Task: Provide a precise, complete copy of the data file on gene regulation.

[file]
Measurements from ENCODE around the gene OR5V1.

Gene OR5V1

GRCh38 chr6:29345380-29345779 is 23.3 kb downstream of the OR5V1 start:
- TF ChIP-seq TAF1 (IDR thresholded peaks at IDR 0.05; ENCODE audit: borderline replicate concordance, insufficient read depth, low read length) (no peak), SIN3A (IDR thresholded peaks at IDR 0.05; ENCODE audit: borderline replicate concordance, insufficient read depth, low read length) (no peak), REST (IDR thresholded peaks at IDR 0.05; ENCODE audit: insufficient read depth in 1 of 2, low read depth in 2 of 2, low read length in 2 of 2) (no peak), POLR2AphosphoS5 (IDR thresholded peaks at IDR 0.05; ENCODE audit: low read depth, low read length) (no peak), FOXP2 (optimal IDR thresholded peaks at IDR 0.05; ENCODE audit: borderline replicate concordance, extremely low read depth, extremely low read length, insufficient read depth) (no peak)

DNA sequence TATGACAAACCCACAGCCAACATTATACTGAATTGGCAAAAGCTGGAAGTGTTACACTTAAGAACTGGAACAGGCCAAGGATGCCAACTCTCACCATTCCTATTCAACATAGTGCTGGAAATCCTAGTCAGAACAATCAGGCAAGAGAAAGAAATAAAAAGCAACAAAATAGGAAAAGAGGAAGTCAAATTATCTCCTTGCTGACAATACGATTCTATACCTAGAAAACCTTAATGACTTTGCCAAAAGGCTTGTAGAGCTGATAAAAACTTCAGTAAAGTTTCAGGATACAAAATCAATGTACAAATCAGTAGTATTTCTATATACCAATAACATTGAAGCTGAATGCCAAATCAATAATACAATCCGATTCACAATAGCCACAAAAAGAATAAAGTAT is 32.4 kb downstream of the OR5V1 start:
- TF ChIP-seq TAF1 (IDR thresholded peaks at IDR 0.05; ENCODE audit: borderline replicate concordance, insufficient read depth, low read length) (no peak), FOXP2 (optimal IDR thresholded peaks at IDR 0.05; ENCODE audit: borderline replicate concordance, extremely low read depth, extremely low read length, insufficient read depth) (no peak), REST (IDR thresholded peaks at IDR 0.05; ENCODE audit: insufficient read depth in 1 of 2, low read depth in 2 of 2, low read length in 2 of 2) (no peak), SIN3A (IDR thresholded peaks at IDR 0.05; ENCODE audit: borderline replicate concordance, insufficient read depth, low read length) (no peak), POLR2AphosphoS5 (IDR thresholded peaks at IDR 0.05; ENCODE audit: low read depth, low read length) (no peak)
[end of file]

Measurements from ENCODE around the gene OR5V1.

Gene OR5V1

GRCh38 chr6:29345380-29345779 is 23.3 kb downstream of the OR5V1 start:
- TF ChIP-seq TAF1 (IDR thresholded peaks at IDR 0.05; ENCODE audit: borderline replicate concordance, insufficient read depth, low read length) (no peak), SIN3A (IDR thresholded peaks at IDR 0.05; ENCODE audit: borderline replicate concordance, insufficient read depth, low read length) (no peak), REST (IDR thresholded peaks at IDR 0.05; ENCODE audit: insufficient read depth in 1 of 2, low read depth in 2 of 2, low read length in 2 of 2) (no peak), POLR2AphosphoS5 (IDR thresholded peaks at IDR 0.05; ENCODE audit: low read depth, low read length) (no peak), FOXP2 (optimal IDR thresholded peaks at IDR 0.05; ENCODE audit: borderline replicate concordance, extremely low read depth, extremely low read length, insufficient read depth) (no peak)

DNA sequence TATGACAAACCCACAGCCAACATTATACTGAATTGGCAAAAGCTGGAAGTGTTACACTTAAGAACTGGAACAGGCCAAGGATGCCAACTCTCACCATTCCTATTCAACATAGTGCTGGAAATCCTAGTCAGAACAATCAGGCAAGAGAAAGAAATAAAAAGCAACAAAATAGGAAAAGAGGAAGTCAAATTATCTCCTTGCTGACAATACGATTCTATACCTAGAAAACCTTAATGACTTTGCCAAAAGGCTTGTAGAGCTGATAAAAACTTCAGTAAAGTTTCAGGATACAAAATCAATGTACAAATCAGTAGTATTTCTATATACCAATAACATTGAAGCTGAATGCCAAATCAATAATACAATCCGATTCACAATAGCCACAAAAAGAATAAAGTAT is 32.4 kb downstream of the OR5V1 start:
- TF ChIP-seq TAF1 (IDR thresholded peaks at IDR 0.05; ENCODE audit: borderline replicate concordance, insufficient read depth, low read length) (no peak), FOXP2 (optimal IDR thresholded peaks at IDR 0.05; ENCODE audit: borderline replicate concordance, extremely low read depth, extremely low read length, insufficient read depth) (no peak), REST (IDR thresholded peaks at IDR 0.05; ENCODE audit: insufficient read depth in 1 of 2, low read depth in 2 of 2, low read length in 2 of 2) (no peak), SIN3A (IDR thresholded peaks at IDR 0.05; ENCODE audit: borderline replicate concordance, insufficient read depth, low read length) (no peak), POLR2AphosphoS5 (IDR thresholded peaks at IDR 0.05; ENCODE audit: low read depth, low read length) (no peak)